Archive for July, 2012
“A dose of criminal justice was long overdue in the pedophile priest scandal. It was meted out in Philadelphia Tuesday (July 24, 2012) when Msgr. William Lynn became the highest-ranking Roman Catholic official in the United States to be sentenced to prison. He was convicted of child endangerment and sentenced to up to six years after a trial that starkly detailed how diocesan leaders shielded predatory priests and rotated them through parishes to prey anew. The sentence should be a clear warning to church officials that criminal law, not church evasion, is the law of the land when it comes to protecting innocent children.”
From editorial in The New York Times, Comeuppance for the Church Hierarchy, July 29, 2012
“In the case of the Vatican, the difficulties tend to be the bitter fruit of an entrenched clericalist culture linked to a similarly entrenched reliance on secrecy as a routine management tool.”
By Bill Casey, former Voice of the Faithful Trustee and member of VOTF Northern Virginia
The highest ranking Roman Catholic Church official to be found guilty of covering up crimes against children in the Church’s decades-old clergy sexual abuse scandal was sentenced today in a Philadelphia court. Msgr. William Lynn, former head of the Archdiocese of Philadelphia office that made priest assignments, was sentenced to up to six years in prison for child endangerment, transferring pedophile priests secretly. Lynn’s trial was a textbook example of how the Church has fought to maintain its reputation and treasure at the expense of innocence and the destructive effects of child abuse. With Lynn’s conviction and sentencing, concerned Catholics and others could only hope for more accountability.
Contrast how the Church’s scandal has played out against another secular child molestation scandal at Pennsylvania State University. One glaring disparity between the two is that children abused by clergy most often must seek justice through civil trials while the Church maintains perpetrators and abettors in their clerical positions.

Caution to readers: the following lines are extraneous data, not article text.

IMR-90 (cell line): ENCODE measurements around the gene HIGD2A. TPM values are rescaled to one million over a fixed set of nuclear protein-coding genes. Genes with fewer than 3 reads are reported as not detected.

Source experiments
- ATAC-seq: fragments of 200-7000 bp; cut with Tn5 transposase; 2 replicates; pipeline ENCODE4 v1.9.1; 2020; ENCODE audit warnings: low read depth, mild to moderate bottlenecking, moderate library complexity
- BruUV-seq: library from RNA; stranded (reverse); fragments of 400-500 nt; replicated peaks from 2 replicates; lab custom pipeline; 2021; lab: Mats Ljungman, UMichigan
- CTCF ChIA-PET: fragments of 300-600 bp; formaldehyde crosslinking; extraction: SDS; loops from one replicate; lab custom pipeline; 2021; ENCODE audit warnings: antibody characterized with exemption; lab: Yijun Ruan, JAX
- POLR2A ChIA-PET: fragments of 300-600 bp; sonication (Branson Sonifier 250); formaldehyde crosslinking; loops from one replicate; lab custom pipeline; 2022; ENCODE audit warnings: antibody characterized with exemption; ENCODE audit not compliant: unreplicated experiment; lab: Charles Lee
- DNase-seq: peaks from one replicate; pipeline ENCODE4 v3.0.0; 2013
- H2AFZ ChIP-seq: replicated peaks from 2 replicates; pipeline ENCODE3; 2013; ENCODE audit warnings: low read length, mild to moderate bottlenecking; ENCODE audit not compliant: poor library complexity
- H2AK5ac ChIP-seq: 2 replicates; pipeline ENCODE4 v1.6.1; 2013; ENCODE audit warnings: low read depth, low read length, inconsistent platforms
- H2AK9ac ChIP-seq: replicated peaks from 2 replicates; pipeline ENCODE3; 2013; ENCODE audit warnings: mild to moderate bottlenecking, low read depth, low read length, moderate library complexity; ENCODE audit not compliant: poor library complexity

The underlying crimes in these contrasting examples–Church and secular–are the same:
- the sexual abuse of children and cover-up by hierarchical officials;
- callous disregard for the harm done to vulnerable children in favor of protecting the image, reputation and honors of the institution; and
- shifting of the story from the lifelong wounds and needs of the actual victims to the “victimhood” of the perpetrators and others who get caught in the consequences.
But when evidence of such horrific wrongdoing at Penn State, a secular institution, seeped out, and was confirmed by a full independent investigation, those responsible were held accountable by appropriate criminal and civil actions brought in the name of the victims. The conviction of former football coach Jerry Sandusky on 45 counts of child sexual abuse, the resignations/firings of the highest university staff by the Board of Trustees, the unprecedented NCAA sanctions levied against Penn State yesterday and the inevitability of civil lawsuits to follow show clearly how secular society generally holds its citizens accountable for gross malfeasance and crimes.